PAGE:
Her obituary can be found at this link and her services are being held today Sunday, November 2, 2014. Memorial contributions may be made in her name to Trinity Lutheran Church or Lawrence Memorial Hospital – Oncology Center and may be sent in care of the mortuary. Online remembrances can shared at


Will the traditional journal subscripton model make a comeback?

July 1, 2014

The other day my good friend Kent Anderson’s blog post on the Scholarly Kitchen “Hiding in Plain Sight — Is the Subscription Model the Optimal Business Model for the Digital Age?” is spot on as he sites several companies and industries that thrive successfully on the subscription model.  However the scholarly publishing industry has experienced significant growing pains and struggles going back to the eighties with the subscription model as the publishers increased their prices significantly due to changes in currencies, subscription cancellations, additional pages, etc.   I thought it would be useful to provide some further insights on this topic.

These developments prompted the library community to put in place their annual journal cancellation renewal program to balance the needs of their user community with their budget.  Prior to the launch of the digital initiatives like the one I launched for Elsevier, “ScienceDirect” in the Americas, librarians really did not have great usage stats to assist them in their annual review program.

 One of the key factors that I stressed to our customers was the significantly increased utility value they would receive with Elsevier’s subscription model for ScienceDirect.  In the print world they would have to buy multiple subscriptions of a popular journal.  In the digital world the limitations of print access are eliminated the utility value of a journal and or articles are greatly expanded.  Some time later we increased our digital offering with the introduction of the “Freedom” collection.  This allowed an institution to gain access to additional journals at a fraction of the cost.  The Freedom Collection the researcher to search across wider collections of journals/articles.  These plans allowed the librarian community to leverage their investment in scholarly journals and provide more content and value to their community.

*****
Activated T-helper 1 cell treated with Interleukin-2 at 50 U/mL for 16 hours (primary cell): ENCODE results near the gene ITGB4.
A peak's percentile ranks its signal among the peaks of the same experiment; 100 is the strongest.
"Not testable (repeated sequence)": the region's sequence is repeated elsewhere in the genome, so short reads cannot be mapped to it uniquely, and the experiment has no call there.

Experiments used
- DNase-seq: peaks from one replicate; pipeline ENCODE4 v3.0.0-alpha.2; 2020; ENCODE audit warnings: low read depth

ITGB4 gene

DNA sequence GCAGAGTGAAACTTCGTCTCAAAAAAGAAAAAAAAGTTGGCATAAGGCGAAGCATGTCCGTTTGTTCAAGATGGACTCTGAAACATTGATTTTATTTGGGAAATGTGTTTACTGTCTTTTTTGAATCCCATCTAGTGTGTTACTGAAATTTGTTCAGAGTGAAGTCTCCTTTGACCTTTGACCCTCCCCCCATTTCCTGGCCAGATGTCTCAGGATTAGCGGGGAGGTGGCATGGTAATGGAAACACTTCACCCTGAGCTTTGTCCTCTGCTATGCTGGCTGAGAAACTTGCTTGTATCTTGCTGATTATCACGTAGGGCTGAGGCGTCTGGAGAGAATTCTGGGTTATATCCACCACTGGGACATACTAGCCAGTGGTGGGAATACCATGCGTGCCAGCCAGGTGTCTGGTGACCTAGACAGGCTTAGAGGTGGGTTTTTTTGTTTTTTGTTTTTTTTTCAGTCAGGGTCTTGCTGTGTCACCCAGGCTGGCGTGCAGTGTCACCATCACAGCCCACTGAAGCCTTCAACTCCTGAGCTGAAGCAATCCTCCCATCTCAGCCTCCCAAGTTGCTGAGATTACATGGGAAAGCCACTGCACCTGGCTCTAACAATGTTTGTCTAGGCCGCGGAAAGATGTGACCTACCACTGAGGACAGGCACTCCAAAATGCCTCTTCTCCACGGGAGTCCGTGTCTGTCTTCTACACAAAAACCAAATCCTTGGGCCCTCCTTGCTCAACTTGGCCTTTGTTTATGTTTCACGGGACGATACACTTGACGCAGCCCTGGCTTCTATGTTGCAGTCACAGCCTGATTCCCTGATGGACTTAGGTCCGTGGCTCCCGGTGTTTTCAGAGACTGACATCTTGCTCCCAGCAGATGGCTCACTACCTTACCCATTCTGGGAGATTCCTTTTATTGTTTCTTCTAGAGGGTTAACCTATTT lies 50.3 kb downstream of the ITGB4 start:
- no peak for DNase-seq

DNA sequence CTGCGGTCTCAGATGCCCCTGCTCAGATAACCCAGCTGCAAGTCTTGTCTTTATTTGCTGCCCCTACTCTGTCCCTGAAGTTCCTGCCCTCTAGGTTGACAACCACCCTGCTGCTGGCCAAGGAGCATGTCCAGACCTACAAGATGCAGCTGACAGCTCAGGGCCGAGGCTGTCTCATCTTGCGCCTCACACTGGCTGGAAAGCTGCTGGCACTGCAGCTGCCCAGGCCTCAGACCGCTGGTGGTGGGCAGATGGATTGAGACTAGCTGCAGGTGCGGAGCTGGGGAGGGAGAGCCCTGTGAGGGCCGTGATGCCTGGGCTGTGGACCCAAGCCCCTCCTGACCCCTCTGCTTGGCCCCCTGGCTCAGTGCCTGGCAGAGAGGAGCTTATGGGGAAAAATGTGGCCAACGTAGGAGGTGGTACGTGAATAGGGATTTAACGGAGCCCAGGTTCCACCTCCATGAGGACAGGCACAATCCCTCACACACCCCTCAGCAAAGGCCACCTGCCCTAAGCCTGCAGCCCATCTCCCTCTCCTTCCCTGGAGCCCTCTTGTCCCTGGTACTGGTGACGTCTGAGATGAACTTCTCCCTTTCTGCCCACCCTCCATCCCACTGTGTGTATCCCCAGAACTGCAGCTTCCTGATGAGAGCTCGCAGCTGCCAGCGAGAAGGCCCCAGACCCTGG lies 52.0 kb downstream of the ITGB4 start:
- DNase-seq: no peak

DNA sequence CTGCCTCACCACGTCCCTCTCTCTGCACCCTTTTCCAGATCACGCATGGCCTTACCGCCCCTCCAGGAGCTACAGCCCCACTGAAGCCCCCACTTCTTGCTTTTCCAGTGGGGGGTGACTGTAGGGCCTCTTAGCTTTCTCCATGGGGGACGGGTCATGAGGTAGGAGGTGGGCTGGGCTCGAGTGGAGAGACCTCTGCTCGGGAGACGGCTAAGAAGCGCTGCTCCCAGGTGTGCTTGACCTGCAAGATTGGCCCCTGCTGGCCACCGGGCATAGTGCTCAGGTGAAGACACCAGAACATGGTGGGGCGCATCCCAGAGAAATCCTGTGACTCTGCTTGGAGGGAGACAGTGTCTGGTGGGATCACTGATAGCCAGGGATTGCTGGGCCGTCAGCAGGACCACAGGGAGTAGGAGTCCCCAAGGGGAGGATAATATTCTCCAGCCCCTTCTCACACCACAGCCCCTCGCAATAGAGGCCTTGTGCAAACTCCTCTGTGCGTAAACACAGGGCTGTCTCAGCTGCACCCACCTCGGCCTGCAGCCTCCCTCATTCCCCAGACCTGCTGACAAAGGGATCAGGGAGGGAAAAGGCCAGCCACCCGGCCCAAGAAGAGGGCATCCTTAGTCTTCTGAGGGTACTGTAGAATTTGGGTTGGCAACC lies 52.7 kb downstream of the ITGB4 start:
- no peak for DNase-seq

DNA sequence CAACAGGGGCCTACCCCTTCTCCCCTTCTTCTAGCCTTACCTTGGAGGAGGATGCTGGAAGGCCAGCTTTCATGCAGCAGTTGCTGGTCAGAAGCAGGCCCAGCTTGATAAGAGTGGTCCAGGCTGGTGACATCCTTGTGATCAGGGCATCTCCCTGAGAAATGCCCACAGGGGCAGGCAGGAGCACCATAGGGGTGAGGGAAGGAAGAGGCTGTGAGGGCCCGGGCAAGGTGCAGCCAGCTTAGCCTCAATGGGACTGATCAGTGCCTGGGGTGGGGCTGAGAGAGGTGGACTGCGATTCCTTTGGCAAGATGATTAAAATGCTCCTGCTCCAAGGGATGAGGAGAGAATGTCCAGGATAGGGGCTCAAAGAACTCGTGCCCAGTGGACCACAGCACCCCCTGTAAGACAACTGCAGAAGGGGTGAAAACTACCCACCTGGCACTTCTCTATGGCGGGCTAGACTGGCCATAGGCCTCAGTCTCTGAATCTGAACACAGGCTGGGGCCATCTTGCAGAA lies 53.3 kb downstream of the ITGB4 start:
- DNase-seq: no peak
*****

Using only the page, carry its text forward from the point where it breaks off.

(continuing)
Consortia’s grew consistently over the ten-year period 1996 – 2006 and each participating institution was able to further leverage their access to additional scholarly content at cents on the dollar

Unfortunately, as the recessions (2001 and 2008) hit our economy, the budget pressures on the library were further exacerbated and the “Big Deal” became the “Big Villain”.  The Big Deal in my opinion was a very easy target as the librarians discounted the publisher’s arguments that it provided the consortium members access to a “huge” amount of content, some of which that was cancelled due to their previous budget constraints.

As the Counter statistics indicate, the utility value of the subscribed content has exploded over the last 10 – 15 years.  The library community has benefited from the “Big Deal”, in the face of their budget cuts however the serial crisis is still a serious problem for the entire scholarly publishing industry.  The scholarly publishing community (Publishers, academic institutions, researchers, etc., must come together to solve this puzzle.  I say puzzle as the pieces to solve the puzzle are there in front us, but the community must decide what pieces will comprise the new puzzle.

I would suggest that advertising will play a role in the new model to alleviate some of the financial burden and challenges facing the scholarly industry.  The role for advertising will need to be defined and will require experimentation.

Subscriptions are very good for the scholarly publishing industry but there must be a balance between cost and the utility value received by the academic community.  As I said the pieces to the puzzle are in front of us and collectively we must work together to put the new puzzle together.